- I'm talking about the medical community's response to the Boston Marathon bombings. This was especially poignant for me, as I have competed in that race three times. I applaud the members of the medical community who overcame their shock at the horror around them and immediately sprang into action to aid victims and their families. I have rarely been more proud to be a physician.
- And I'm talking about the very frustrating, longtime, ongoing campaign to persuade Congress to eliminate Medicare's sustainable growth rate physician payment formula. Today, more than 100 physician groups and other medical organizations are pushing for change, which we hope to see in the not-too-distant future.
Response to strategic plan
Over the past 12 months, I also have been encouraged by the broad and positive response to the AMA's new strategic plan.
It has been gratifying to see the enthusiastic reaction to our $10 million grant-funded initiative to accelerate change in medical education for the 21st century. In all, 115 medical schools responded to our call for proposals, with 31 schools invited to submit full proposals. We are now in the process of selecting up to 10 for a five-year grant opportunity. When the AMA announces the recipients at our Annual Meeting later in June, it will mark an important step toward ensuring that the next generation of physicians is better prepared to face the realities of today's practice environment. Details are available online (link).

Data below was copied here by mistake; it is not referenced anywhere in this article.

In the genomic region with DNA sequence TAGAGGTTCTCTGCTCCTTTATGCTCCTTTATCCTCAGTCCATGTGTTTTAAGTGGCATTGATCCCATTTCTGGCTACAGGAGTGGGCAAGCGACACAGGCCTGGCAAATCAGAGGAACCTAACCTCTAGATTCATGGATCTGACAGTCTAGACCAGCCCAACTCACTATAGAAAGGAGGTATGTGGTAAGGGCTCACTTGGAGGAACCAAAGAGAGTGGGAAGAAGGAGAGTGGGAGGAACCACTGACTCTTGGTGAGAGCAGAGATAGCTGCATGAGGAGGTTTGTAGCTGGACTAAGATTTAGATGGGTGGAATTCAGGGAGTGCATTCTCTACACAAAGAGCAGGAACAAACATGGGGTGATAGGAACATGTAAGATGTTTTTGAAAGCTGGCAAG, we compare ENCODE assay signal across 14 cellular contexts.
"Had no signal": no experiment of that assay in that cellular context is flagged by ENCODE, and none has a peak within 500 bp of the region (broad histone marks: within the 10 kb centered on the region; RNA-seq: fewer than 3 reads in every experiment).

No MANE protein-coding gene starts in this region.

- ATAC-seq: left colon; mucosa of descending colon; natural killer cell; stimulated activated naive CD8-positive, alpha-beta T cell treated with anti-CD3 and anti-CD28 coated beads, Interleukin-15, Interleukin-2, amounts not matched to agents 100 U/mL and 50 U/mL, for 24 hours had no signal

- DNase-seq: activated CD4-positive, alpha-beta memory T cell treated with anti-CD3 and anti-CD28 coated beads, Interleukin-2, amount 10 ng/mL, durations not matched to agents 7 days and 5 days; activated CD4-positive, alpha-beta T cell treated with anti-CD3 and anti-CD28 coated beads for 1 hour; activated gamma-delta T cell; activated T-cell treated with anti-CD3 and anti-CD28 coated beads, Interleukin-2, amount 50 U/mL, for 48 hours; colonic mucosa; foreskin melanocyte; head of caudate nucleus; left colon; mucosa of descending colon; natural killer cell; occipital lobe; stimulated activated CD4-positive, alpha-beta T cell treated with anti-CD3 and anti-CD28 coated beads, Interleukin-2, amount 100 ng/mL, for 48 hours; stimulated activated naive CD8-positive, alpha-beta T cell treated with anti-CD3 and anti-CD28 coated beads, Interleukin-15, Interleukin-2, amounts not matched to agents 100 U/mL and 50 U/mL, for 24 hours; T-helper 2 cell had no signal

Equally gratifying to me has been the overwhelmingly positive response we've received to our improving health outcomes initiative. Our initial targets in this important initiative will be to prevent cardiovascular disease and type 2 diabetes and improve health outcomes for people with these conditions. Information on this initiative also is available on the Web (link).
It is ambitious but important work. Cardiovascular disease accounts for one-third of all deaths in our nation, and one in three adults could have diabetes by 2050 if current trends continue. The direct and indirect cost of cardiovascular disease and diabetes is more than $535 billion a year.
The AMA's efforts will include working closely with ongoing national programs, mobilizing America's physicians and patients to focus on preventing and controlling cardiovascular disease and diabetes and teaming with new partners to address high blood pressure and prediabetes.